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Are You An Effective Leader?
“Leadership is not about titles. It is not about seniority. It is not about status, and it is not about management. Leadership is about power and the ability to know when and how to use it to influence the people around you to do and become more! Transformational leadership is about using your actions to elevate others and put them on their path to greatness.”
– Terina Allen, ARVis Institute
If you are deemed an effective leader, it will be because those you lead believe it so. The needs of your team or your employees will trump any preferences or inclinations you have for a preferred leadership style. Varying workplace situations require different leadership styles and behaviors to be applied as appropriate. But it is more important that leaders appreciate and understand that we have a real responsibility to flex between various leadership styles so as to be responsive to different situations and to develop those who work for and with us and who place their trust in us.
No leader will experience sustained success and support without developing and maintaining relationships or without meeting the needs of those they lead. Regardless of any preferred leadership style, effective leadership occurs when we as leaders not only get organizational results, but when we build trust, develop competence and confidence, and transfer learning, understanding, and value to those who work for and with us.
These ten (10) sets of questions will help you determine the answer to the question, “Am I an effective leader?”
If you take the time to deeply contemplate these questions and then answer as honestly as you can, your own responses will actually tell you more for how effective your leadership style and behaviors are than any predefined/set definition for leadership. And believe me, your employees and team members secretly express their desire to have you ask yourself these questions as well.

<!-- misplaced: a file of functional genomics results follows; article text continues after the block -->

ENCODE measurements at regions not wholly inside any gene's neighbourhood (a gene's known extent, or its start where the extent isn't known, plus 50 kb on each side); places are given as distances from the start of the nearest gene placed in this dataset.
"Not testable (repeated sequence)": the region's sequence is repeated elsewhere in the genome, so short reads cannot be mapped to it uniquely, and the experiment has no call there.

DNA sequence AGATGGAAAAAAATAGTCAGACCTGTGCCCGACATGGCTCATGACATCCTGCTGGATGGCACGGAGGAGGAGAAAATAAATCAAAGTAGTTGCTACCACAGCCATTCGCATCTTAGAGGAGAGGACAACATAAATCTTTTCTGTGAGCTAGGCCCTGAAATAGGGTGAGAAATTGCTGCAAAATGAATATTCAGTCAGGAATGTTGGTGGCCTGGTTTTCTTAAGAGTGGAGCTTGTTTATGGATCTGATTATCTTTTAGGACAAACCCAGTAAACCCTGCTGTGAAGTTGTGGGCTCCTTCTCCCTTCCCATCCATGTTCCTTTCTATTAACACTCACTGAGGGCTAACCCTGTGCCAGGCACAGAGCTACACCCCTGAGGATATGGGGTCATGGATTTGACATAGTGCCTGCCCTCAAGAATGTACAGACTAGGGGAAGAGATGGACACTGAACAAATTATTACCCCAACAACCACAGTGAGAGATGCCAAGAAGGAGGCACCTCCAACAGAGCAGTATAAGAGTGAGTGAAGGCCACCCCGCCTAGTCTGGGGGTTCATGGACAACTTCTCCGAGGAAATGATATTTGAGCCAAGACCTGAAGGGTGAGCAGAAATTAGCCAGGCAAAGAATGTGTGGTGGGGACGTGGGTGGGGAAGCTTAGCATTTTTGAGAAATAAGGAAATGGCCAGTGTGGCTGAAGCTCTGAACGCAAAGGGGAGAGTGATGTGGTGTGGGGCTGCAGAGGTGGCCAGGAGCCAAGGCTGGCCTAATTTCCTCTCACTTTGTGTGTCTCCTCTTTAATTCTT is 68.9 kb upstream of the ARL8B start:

Effective Leaders Can Answer These Questions…
Are the people and the company better off as a result of my leadership? How do I know? On what substantive data do I base my response to this question?
Do I provide resources and remove obstacles for my staff or team members? Am I even aware of what resources they need and where the obstacles are? How can I learn more?
Do I create an environment for my team members to do their best work and be successful? What am I doing in this regard?
Do those I lead trust that I have their backs, or do they believe I am just in it for me? Either way – why and how do I know?
Am I comfortable with several “experts” being in the room, and how do I demonstrate that I value diverse and contrary input?
Did I transfer learning, understanding and value to my employees or team members? What data or information do I use to substantiate my answer?
Do I provide meaningful and relative feedback in a timely manner to my staff? What formats do I use? Is my feedback connecting to specific to position descriptions, performance goals and organizational strategy?